The bill drastically expands the scope of individuals and groups that can be designated “foreign agents,” introduces new restrictions and registration and reporting requirements, and obliges the media to note the designation whenever they mention these individuals or groups. The 2012 “foreign agents” law applied to organizations but was expanded in 2019 to certain individuals – journalists and bloggers. Now it could include almost anyone.
“In less than two weeks, two bills have entered the legislative pipeline that shamelessly encroach on the minuscule space left for civic activism in Russia,” said Hugh Williamson, the group’s Europe and Central Asia director. “For now, human rights defenders, environmentalists, and other activists can avoid the unwarranted and toxic ‘foreign agent label,’ by shutting their organizations and continuing their activism as individuals, but under this draft, they would have to end their work entirely, or assume for themselves the ‘foreign agent’ label that would isolate them from Russian society.”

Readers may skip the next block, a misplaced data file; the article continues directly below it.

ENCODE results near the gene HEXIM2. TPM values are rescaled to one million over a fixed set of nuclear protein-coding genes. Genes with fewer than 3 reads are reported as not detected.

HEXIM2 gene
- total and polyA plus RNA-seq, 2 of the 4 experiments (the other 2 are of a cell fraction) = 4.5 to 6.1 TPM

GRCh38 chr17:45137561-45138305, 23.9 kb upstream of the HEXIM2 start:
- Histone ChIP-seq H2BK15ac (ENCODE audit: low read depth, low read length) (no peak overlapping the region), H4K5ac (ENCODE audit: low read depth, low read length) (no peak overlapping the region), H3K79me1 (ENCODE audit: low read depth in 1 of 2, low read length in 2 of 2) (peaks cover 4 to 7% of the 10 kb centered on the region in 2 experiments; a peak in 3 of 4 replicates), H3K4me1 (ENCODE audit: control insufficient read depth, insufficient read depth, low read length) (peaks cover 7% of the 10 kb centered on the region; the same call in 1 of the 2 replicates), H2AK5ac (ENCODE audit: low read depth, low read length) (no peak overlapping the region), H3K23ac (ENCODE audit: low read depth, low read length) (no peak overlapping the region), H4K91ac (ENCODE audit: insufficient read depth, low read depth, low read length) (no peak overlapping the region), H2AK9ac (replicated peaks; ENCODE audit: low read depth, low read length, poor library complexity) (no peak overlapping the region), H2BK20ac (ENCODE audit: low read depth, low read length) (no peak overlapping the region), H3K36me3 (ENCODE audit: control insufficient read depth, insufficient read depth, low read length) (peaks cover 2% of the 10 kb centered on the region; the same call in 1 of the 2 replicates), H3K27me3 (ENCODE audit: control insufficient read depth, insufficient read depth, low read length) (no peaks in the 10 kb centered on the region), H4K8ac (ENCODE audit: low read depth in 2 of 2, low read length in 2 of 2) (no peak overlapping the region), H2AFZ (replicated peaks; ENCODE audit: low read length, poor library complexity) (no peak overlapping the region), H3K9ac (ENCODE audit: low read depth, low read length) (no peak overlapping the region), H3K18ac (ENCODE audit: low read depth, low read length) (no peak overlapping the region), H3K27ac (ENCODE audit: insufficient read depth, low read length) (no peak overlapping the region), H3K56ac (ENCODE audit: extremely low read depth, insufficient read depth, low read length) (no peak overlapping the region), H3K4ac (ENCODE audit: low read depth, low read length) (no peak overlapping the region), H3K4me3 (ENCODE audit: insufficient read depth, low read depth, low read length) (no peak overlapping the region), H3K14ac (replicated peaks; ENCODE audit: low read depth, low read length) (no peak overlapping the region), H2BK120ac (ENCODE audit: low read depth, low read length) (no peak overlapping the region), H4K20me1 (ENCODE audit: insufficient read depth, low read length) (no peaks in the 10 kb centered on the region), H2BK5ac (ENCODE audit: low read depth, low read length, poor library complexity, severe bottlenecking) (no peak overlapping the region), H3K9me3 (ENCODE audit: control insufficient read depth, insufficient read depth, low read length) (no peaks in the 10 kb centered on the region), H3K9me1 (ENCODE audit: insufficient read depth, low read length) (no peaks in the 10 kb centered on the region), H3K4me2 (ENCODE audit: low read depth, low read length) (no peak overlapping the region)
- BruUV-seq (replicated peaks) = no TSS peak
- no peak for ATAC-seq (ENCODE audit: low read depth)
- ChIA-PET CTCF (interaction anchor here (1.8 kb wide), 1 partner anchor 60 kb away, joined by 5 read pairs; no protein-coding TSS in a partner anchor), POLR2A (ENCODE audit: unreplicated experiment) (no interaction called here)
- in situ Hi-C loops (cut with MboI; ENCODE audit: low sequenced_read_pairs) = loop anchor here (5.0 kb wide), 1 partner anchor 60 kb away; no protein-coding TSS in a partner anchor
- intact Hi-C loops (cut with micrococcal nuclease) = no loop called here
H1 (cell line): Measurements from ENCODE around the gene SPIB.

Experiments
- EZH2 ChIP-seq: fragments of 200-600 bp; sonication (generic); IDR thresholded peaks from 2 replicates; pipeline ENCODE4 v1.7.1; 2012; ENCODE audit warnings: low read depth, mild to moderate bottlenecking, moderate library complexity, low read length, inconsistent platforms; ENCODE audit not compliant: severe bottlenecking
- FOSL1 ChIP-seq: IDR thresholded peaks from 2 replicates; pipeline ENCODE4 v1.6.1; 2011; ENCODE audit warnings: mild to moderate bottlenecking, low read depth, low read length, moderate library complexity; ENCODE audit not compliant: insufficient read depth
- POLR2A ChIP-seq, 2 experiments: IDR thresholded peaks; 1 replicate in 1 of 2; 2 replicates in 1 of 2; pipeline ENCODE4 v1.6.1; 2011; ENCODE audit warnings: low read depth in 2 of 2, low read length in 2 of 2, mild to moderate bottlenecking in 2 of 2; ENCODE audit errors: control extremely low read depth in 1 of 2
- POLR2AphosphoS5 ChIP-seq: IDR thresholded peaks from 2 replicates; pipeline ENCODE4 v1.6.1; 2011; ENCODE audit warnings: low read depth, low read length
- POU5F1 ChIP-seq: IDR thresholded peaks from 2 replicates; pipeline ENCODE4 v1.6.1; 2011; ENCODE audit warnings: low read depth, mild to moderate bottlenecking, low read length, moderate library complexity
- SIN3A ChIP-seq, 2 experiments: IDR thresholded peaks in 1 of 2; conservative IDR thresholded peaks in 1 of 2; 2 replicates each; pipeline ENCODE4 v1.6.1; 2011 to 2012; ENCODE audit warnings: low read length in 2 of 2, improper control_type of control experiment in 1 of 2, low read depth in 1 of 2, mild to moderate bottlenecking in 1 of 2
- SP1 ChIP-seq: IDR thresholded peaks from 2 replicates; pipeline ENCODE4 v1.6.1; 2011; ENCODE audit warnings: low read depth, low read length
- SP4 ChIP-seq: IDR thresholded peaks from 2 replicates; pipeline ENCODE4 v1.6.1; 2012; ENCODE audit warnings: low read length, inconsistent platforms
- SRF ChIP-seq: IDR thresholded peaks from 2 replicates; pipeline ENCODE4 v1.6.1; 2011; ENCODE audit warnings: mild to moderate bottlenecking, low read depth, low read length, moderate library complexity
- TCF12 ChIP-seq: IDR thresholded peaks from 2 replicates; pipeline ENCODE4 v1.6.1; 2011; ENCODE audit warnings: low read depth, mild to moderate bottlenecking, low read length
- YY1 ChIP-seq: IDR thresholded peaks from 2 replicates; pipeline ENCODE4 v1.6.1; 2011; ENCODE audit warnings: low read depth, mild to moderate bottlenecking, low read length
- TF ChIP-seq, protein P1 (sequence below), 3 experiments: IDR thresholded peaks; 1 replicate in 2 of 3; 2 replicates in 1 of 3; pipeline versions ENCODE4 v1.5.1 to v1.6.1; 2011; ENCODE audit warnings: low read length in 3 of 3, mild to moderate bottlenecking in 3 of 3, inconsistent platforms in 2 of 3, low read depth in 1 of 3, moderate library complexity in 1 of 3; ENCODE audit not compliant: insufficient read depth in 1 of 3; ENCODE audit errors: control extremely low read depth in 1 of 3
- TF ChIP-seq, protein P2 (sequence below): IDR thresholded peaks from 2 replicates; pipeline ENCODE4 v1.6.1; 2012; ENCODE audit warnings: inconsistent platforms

Since the end of the Cold War, American foreign policy has largely continued to seek to attract allies through its leadership of an open and prospering democratic system, a strategy that Moscow increasingly views as a threat to its interests, particularly in its neighborhood, according to Ambassador Daniel Fried – a National Endowment for Democracy (NED) board member – and Ambassador Alexander Vershbow. This approach has led Western leaders to engage with a stagnating kleptocracy that starts wars with its neighbors, violates human rights, and tramples on international norms.
In dealing with Russia “as it is,” it might be more constructive to base Western relations with Moscow on a vision of gradual progress toward a freer, more democratic Russia that can grow into a stable international actor, they write in How the West should deal with Russia.